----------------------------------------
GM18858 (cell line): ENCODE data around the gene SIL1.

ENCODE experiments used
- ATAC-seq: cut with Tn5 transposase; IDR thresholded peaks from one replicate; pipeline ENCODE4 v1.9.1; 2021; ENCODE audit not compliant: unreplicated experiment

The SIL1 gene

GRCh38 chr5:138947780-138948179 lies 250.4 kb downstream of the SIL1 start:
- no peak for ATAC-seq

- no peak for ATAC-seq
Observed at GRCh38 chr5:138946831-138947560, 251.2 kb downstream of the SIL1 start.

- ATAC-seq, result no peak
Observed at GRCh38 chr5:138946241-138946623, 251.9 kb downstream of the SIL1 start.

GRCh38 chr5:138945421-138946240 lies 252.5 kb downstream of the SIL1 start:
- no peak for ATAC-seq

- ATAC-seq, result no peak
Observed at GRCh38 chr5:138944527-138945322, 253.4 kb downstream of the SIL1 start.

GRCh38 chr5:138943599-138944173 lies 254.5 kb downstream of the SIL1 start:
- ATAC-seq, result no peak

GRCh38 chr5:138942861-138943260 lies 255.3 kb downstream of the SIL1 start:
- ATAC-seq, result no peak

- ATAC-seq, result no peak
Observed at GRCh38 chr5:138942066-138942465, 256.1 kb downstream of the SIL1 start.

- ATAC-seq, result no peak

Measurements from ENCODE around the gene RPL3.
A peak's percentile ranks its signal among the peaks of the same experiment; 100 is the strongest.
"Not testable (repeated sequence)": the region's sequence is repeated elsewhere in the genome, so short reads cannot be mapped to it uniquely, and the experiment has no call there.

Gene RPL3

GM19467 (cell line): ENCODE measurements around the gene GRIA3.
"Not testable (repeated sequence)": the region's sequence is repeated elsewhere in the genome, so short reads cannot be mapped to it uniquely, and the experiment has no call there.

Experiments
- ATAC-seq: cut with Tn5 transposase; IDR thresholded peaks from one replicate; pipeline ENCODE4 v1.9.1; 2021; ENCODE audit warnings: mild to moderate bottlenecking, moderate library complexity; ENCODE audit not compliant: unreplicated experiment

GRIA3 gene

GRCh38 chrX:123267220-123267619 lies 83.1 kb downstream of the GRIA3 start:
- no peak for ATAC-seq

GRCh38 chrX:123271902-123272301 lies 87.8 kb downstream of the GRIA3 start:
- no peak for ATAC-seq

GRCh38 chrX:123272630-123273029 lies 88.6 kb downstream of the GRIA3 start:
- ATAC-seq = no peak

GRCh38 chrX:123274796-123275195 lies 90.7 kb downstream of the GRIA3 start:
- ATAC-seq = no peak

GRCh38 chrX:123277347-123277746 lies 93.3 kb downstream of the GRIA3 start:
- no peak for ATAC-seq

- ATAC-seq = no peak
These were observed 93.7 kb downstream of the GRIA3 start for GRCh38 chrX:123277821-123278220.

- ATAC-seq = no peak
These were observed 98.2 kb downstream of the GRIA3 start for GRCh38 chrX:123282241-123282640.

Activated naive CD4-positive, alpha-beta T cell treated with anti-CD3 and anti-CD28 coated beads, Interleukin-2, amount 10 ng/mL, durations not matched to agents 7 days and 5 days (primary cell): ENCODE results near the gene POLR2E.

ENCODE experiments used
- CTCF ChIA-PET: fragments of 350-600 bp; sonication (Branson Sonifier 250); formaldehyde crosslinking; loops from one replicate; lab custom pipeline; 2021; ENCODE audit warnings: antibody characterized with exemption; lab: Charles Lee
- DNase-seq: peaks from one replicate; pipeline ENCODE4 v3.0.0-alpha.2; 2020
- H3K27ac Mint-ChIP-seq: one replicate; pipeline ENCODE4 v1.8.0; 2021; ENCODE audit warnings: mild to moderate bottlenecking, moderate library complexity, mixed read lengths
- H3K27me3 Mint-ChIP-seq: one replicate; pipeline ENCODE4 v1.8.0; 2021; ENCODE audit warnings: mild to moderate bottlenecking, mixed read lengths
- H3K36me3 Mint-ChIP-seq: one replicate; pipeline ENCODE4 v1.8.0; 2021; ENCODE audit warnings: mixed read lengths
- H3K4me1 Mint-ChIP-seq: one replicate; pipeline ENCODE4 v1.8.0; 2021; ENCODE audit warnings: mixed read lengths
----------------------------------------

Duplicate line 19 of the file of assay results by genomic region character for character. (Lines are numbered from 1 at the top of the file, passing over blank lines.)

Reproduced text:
- ATAC-seq, result no peak